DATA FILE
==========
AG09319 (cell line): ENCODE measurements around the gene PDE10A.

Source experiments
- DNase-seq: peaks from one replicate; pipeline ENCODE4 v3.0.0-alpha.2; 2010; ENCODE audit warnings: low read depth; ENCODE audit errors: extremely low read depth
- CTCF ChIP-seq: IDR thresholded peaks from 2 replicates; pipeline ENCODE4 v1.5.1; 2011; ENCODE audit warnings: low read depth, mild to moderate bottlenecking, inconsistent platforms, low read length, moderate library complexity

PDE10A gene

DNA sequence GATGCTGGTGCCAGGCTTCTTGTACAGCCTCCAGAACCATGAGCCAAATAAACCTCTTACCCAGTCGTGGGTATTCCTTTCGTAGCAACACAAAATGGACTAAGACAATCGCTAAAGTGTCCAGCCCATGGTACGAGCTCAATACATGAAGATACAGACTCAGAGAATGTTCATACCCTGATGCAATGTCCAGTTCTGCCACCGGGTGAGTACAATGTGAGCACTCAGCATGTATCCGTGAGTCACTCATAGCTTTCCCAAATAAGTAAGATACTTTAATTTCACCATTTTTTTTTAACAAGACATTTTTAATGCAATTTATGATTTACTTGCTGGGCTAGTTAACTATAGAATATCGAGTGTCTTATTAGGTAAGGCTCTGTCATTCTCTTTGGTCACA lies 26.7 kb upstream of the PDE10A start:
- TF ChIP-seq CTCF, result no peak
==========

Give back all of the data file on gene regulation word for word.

AG09319 (cell line): ENCODE measurements around the gene PDE10A.

Source experiments
- DNase-seq: peaks from one replicate; pipeline ENCODE4 v3.0.0-alpha.2; 2010; ENCODE audit warnings: low read depth; ENCODE audit errors: extremely low read depth
- CTCF ChIP-seq: IDR thresholded peaks from 2 replicates; pipeline ENCODE4 v1.5.1; 2011; ENCODE audit warnings: low read depth, mild to moderate bottlenecking, inconsistent platforms, low read length, moderate library complexity

PDE10A gene

DNA sequence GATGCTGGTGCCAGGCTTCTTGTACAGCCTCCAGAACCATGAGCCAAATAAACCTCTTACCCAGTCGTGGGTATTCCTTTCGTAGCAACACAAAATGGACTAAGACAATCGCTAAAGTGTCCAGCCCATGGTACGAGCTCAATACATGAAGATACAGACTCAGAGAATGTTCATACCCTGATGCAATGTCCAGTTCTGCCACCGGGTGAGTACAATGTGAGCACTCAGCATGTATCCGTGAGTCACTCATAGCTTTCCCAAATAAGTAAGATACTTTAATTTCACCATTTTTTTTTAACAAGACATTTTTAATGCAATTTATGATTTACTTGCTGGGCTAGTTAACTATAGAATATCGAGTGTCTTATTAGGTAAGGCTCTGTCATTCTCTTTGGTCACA lies 26.7 kb upstream of the PDE10A start:
- TF ChIP-seq CTCF, result no peak